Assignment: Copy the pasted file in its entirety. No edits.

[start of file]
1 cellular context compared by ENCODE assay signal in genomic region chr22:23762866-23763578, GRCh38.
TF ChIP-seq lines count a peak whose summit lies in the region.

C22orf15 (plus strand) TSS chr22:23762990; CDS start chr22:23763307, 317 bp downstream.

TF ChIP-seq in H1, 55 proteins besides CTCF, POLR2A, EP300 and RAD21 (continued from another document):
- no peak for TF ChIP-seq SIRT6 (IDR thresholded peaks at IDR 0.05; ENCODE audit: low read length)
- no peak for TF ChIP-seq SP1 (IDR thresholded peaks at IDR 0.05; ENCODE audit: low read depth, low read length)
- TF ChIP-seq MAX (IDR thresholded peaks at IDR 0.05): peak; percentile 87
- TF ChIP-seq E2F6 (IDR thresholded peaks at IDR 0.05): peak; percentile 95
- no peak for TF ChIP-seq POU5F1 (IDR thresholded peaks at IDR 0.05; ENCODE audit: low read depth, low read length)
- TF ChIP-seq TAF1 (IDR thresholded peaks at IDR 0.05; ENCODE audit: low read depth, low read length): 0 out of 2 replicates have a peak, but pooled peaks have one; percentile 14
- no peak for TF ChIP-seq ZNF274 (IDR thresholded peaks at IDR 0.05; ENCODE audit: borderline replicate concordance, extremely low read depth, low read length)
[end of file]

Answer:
1 cellular context compared by ENCODE assay signal in genomic region chr22:23762866-23763578, GRCh38.
TF ChIP-seq lines count a peak whose summit lies in the region.

C22orf15 (plus strand) TSS chr22:23762990; CDS start chr22:23763307, 317 bp downstream.

TF ChIP-seq in H1, 55 proteins besides CTCF, POLR2A, EP300 and RAD21 (continued from another document):
- no peak for TF ChIP-seq SIRT6 (IDR thresholded peaks at IDR 0.05; ENCODE audit: low read length)
- no peak for TF ChIP-seq SP1 (IDR thresholded peaks at IDR 0.05; ENCODE audit: low read depth, low read length)
- TF ChIP-seq MAX (IDR thresholded peaks at IDR 0.05): peak; percentile 87
- TF ChIP-seq E2F6 (IDR thresholded peaks at IDR 0.05): peak; percentile 95
- no peak for TF ChIP-seq POU5F1 (IDR thresholded peaks at IDR 0.05; ENCODE audit: low read depth, low read length)
- TF ChIP-seq TAF1 (IDR thresholded peaks at IDR 0.05; ENCODE audit: low read depth, low read length): 0 out of 2 replicates have a peak, but pooled peaks have one; percentile 14
- no peak for TF ChIP-seq ZNF274 (IDR thresholded peaks at IDR 0.05; ENCODE audit: borderline replicate concordance, extremely low read depth, low read length)